David Miranda, the partner of Guardian journalist Glenn Greenwald, will take legal action against the United Kingdom over his nine-hour detention Sunday, his lawyers said Tuesday morning.

Miranda will argue that the police’s confiscation of his laptop, USB flash drives and other items was illegal, and that he wants them returned.

“We are concerned about the unlawful way in which these powers were used and the chilling effect this will have on freedom of expression,” said Kate Goold, a lawyer with the firm representing Miranda.

Miranda was detained by police at Heathrow Airport in London as he was about to fly home to Brazil, where he lives with Greenwald. UK police detained him for nearly nine hours, the maximum amount of time allowed by a provision of the UK’s Terrorism Act known as Section 7.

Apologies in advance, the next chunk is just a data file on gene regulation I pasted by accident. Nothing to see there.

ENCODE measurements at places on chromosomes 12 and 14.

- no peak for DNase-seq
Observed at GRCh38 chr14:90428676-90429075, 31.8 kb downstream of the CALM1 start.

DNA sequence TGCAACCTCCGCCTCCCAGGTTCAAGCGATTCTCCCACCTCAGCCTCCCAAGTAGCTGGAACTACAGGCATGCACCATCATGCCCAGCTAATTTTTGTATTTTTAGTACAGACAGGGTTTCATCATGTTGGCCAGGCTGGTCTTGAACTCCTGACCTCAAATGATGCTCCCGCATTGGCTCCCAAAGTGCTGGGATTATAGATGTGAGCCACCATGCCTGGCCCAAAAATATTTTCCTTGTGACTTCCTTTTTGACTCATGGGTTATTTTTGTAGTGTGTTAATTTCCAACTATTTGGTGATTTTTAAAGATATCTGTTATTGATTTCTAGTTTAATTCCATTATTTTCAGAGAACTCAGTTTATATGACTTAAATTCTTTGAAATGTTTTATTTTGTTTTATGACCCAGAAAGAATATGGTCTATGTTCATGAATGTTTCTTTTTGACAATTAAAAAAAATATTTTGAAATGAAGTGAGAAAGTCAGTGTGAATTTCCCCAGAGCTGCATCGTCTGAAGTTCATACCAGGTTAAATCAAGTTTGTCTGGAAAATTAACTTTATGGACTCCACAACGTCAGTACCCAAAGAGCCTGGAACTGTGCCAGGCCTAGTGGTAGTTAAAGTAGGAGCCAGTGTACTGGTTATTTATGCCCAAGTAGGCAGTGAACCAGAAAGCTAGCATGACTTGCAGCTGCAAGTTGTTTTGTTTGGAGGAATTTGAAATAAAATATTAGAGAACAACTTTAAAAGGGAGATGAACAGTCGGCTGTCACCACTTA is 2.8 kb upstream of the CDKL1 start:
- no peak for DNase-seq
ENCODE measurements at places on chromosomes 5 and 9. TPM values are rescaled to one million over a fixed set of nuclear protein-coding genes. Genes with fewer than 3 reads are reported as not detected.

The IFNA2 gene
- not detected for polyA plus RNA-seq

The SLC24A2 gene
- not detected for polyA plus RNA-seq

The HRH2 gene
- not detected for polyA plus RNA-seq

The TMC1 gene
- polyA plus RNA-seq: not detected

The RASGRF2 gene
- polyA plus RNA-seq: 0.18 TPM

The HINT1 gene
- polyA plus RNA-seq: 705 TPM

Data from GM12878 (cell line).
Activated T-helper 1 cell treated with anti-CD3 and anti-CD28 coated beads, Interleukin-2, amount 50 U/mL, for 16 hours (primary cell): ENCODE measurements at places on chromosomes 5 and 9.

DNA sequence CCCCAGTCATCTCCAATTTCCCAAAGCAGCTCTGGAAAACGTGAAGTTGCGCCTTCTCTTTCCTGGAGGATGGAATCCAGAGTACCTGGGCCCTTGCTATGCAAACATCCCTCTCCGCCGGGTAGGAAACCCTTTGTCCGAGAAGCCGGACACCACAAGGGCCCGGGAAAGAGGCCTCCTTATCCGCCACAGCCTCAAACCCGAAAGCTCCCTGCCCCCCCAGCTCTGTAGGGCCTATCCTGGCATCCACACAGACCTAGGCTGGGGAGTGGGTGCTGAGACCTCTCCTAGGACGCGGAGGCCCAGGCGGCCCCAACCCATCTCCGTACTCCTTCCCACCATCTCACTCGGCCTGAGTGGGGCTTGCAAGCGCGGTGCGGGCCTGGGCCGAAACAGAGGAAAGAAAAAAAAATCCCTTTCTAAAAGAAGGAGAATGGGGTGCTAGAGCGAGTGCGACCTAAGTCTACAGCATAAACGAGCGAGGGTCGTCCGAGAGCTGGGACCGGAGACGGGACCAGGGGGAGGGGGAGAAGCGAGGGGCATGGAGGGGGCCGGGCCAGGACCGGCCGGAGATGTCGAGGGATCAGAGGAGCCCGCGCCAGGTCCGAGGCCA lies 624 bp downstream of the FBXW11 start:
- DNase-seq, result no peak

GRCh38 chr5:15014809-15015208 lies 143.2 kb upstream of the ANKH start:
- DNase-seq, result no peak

Miranda’s partner, Greenwald, is responsible for breaking the story of domestic surveillance programs carried out by the U.S. National Security Agency as well as the UK’s Government Communications Headquarters. He broke the story after being supplied with classified material by former contractor Edward Snowden.

The Guardian has said that it is not directly participating in the lawsuit, but supports Miranda’s action.